Wonder  }  Village

Todi, its walls and gates

On the trail of history

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Where is


Piazza del Popolo, 29, 06059 Todi PG, Italia (391m s.l.m.)


What it is and where it is

Archaeological and topographical studies have made it possible to identify around the city of Todi the remains of as many as three walls that at different times defined the urban space, defending its boundaries: the first wall, commonly called "Etruscan" and minimally preserved, would date back to the third century BC. The second from the Roman period, would date to the 1st century B.C., a period when the city obtained the title of municipium. The third and last would be the medieval one, datable to the 13th century, which is also the maximum extension of the urban space to the present day.

Why it is special

The ancient village has not changed much over time. Perfectly integrated into daily life, there are many of the gates belonging to the third and last circle of the walls of Todi: Porta Perugina, a solid medieval bastion articulated on two levels, Porta Romana, consisting of a single arch made of red and white blocks, the most modern of the surviving gates, Porta Amerina, also known as Fratta that is "unloaded," and Porta Orvietana, now a ruin submerged under the ground because of landslides. Also from the medieval period is Porta Libera, located near the Parco della Rocca.

Not to be missed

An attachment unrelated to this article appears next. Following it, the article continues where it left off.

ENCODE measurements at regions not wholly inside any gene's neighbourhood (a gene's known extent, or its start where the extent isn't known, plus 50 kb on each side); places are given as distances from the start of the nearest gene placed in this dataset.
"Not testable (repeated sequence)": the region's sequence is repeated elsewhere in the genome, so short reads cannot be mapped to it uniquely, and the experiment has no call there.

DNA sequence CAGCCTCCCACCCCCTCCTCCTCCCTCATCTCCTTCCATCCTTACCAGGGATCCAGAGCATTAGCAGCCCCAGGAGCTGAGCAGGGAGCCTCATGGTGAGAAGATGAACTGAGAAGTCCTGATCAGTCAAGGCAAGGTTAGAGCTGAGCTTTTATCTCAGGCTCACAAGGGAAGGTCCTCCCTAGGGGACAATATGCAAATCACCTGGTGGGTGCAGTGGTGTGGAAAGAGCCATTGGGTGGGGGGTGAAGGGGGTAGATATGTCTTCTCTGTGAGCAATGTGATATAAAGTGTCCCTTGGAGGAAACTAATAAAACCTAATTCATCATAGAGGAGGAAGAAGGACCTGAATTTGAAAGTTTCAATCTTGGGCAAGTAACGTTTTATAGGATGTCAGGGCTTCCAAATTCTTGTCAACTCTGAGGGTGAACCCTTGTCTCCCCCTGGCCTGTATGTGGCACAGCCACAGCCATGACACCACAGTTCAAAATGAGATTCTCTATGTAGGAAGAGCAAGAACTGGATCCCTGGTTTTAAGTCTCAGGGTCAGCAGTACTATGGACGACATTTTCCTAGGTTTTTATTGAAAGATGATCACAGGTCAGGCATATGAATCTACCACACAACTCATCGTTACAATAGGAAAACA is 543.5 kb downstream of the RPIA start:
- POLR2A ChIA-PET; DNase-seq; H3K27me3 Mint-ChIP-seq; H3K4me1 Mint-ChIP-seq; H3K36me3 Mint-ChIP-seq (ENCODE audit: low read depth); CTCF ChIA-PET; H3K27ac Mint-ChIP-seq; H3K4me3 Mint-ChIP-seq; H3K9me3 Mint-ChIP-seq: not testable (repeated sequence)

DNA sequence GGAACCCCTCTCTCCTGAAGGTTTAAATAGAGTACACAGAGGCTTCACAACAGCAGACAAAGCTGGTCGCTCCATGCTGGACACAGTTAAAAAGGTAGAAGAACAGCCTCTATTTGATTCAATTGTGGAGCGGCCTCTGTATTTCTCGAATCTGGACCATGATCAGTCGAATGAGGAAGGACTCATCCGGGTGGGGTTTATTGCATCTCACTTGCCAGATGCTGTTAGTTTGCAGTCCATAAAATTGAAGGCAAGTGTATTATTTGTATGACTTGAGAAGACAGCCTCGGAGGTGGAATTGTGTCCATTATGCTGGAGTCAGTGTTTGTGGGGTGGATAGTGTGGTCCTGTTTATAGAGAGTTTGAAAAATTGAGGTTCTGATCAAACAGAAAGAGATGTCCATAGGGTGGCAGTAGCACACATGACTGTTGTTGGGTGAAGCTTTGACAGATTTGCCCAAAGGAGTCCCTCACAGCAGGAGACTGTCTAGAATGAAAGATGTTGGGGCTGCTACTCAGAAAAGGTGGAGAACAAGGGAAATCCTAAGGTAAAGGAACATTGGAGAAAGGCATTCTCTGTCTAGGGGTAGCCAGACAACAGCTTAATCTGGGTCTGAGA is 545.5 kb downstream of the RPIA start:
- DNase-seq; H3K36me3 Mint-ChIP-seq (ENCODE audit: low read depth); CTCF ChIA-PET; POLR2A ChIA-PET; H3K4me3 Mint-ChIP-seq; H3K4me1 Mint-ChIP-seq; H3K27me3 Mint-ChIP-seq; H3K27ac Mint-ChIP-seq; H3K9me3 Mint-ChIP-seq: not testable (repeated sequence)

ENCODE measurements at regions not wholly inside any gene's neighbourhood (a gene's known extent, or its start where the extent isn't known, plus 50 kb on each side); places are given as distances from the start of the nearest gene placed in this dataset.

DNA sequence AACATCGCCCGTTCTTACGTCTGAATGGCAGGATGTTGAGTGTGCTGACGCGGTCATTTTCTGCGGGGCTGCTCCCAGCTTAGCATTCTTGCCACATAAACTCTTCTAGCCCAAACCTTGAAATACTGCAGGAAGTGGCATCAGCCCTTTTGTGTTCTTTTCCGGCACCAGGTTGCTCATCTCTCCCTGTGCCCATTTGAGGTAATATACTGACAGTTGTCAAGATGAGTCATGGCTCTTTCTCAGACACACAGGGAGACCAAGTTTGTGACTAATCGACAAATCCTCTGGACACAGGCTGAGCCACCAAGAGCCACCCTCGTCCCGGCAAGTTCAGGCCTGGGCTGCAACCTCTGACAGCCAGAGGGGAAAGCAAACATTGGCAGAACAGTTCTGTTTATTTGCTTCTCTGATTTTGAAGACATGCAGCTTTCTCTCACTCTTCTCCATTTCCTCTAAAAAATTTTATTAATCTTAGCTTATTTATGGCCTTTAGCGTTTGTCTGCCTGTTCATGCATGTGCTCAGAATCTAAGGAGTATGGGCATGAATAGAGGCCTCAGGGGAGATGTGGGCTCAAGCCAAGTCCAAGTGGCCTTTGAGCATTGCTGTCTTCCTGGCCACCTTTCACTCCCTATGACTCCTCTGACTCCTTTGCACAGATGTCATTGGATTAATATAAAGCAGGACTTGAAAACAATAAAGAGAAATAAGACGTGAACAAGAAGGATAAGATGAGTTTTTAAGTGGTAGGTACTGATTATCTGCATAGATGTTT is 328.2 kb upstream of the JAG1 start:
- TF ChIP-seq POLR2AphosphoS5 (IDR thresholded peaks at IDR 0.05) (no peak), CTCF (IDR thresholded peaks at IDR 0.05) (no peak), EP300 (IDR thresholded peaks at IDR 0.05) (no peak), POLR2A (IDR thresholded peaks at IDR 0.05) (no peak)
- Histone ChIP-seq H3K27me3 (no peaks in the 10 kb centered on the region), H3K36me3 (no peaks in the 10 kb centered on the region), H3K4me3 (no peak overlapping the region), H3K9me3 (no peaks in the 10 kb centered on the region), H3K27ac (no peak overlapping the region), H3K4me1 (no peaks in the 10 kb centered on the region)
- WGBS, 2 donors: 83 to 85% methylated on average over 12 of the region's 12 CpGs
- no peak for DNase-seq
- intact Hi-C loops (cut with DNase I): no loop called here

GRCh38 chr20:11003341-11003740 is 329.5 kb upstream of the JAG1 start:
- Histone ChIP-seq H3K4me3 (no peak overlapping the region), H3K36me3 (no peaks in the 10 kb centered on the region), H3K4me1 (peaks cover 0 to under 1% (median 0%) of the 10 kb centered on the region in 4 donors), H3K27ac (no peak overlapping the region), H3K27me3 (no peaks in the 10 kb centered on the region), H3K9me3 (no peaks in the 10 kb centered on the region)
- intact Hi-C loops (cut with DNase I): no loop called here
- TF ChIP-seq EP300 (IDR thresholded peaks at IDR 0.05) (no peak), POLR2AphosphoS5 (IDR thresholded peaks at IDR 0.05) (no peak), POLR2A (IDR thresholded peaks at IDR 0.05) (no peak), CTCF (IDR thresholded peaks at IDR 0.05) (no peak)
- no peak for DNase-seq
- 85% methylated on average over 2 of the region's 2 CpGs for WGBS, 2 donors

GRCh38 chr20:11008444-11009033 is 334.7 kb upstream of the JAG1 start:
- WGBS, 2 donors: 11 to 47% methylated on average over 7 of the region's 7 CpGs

You can go even further back in time, however, to the second circle of walls. How? By going through one of the gates that characterized it: Porta Aurea, made of stones, still well preserved today must have been the Roman outpost of the medieval Porta Fratta not far away, Porta Catena, also known as Porta di S. Antonio, today in Via Matteotti from which the Ulpian suburb develops or Porta di Santa Prassede at the Borgo Nuovo north of the city.

A bit of history

One cannot fully understand the history of a place without investigating its origins, and fortunately we find a gate also from the first city wall, the Etruscan one: this is Porta Marzia that opens onto Via Roma. There were also other monumental entrances to the city, which have now disappeared, but of which evidence is preserved from historical texts: Porta della Valle, Porta Liminaria, Porta Bonella and Porta di S. Giorgio.


The three circles were actually not entirely independent of each other. As for the medieval gates, for example, each of them, located on the main Tuderti road axes, was named after the city it faced and was a replica of an earlier Roman gate.

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The ancient gates and walls tell the story of the village.


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